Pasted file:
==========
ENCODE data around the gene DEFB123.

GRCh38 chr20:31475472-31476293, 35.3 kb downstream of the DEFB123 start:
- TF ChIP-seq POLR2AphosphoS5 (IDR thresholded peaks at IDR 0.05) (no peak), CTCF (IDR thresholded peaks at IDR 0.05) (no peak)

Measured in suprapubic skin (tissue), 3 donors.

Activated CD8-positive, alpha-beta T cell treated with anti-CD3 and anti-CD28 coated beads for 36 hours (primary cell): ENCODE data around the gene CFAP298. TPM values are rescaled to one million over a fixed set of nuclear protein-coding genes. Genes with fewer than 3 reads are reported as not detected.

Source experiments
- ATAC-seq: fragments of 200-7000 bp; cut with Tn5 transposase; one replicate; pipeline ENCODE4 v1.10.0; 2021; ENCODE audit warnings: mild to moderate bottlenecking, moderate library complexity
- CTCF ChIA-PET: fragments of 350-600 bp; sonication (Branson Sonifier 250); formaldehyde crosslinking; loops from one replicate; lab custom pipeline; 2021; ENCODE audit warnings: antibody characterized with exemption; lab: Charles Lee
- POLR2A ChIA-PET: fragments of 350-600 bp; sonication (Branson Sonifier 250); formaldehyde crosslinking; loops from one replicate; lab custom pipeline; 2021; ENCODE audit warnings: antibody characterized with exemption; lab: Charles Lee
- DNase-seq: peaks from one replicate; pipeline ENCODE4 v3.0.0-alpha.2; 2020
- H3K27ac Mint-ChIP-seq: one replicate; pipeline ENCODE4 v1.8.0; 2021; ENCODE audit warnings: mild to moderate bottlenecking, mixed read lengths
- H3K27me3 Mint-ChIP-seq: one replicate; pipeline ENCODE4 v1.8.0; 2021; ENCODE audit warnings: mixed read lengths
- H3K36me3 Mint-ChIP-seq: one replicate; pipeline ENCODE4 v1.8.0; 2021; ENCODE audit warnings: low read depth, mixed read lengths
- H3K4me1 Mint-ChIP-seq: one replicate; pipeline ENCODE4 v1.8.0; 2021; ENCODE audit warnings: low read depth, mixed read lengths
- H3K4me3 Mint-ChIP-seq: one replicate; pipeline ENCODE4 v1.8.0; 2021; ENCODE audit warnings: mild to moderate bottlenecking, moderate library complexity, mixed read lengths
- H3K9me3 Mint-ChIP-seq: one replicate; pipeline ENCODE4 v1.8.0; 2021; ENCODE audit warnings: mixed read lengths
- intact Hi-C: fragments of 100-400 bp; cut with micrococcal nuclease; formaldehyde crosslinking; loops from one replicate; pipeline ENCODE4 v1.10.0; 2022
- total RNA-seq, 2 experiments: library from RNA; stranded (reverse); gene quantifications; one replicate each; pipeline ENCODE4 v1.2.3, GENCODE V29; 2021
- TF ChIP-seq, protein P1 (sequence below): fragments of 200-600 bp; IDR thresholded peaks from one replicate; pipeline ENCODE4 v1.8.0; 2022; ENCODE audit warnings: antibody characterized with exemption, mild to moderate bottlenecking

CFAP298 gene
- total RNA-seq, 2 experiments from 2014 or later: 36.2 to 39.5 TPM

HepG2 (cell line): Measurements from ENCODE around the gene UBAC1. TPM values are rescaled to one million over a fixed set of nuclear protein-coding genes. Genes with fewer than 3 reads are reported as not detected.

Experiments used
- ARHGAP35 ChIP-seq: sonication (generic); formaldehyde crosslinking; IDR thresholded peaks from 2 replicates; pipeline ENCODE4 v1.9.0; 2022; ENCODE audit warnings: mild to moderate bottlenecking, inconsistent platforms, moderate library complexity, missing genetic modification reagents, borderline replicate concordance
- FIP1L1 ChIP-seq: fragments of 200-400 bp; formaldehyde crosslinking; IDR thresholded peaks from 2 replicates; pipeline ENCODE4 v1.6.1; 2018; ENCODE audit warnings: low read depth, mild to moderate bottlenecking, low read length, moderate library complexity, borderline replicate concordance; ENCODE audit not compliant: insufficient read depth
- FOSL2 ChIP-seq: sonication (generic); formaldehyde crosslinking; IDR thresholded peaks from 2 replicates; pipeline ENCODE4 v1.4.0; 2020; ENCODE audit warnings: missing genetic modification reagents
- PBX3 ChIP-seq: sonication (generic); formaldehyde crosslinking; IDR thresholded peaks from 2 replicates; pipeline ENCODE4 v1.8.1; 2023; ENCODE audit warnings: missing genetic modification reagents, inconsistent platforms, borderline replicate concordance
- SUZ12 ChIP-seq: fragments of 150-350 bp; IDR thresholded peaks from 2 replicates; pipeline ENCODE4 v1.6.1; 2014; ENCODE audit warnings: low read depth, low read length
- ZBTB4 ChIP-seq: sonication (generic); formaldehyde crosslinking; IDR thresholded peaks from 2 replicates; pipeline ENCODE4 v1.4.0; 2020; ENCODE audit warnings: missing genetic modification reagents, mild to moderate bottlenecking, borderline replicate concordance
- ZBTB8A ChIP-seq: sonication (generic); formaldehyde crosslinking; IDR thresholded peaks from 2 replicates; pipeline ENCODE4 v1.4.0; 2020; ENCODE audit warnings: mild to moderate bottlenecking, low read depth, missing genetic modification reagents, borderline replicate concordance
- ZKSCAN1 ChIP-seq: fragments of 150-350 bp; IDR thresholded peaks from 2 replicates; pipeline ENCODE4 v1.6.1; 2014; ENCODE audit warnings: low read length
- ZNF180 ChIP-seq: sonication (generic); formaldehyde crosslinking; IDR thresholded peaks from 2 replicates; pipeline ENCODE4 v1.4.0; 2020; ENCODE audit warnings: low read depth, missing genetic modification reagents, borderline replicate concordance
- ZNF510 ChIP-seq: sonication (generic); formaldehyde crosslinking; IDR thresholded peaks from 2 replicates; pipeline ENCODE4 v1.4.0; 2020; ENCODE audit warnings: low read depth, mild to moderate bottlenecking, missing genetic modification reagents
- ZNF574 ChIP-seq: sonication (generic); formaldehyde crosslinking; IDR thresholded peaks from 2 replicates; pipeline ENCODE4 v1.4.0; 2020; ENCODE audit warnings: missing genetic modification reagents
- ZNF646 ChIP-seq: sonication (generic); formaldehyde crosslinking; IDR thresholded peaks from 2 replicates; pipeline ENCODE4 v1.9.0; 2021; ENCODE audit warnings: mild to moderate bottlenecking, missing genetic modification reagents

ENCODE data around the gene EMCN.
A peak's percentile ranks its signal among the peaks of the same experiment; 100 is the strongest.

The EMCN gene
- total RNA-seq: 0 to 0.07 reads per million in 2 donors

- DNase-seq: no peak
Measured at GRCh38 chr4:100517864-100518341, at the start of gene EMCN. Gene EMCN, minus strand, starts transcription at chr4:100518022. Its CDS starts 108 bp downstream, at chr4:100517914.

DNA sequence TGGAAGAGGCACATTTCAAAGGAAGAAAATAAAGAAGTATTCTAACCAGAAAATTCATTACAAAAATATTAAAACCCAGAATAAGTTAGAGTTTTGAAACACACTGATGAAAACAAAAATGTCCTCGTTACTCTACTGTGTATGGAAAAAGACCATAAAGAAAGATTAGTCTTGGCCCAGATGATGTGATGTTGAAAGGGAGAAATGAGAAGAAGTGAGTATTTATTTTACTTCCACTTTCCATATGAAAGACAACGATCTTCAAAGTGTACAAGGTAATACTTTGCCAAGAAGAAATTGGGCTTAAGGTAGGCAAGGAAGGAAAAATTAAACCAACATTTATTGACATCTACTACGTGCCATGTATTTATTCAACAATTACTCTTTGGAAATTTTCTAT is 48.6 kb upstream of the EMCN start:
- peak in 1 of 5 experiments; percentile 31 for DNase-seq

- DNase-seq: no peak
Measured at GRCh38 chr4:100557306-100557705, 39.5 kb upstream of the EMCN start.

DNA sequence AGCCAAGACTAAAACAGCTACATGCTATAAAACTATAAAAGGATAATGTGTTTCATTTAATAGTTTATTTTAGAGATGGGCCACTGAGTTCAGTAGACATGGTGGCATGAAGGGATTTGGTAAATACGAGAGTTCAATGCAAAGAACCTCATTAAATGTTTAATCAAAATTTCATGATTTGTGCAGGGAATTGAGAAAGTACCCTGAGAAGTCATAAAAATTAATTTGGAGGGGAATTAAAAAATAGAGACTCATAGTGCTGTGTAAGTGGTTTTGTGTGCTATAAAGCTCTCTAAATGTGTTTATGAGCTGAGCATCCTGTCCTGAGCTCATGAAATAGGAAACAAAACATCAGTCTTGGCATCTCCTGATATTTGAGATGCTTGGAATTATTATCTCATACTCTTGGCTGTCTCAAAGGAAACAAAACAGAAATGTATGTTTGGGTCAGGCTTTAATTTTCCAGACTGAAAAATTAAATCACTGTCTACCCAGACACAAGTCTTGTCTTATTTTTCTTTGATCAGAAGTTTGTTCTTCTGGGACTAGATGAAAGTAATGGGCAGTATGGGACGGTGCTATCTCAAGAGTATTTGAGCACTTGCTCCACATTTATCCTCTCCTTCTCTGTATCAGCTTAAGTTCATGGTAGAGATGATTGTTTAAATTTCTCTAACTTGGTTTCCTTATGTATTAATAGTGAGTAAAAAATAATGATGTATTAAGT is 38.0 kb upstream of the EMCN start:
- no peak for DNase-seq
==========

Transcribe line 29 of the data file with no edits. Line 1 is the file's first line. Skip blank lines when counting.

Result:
- ZBTB4 ChIP-seq: sonication (generic); formaldehyde crosslinking; IDR thresholded peaks from 2 replicates; pipeline ENCODE4 v1.4.0; 2020; ENCODE audit warnings: missing genetic modification reagents, mild to moderate bottlenecking, borderline replicate concordance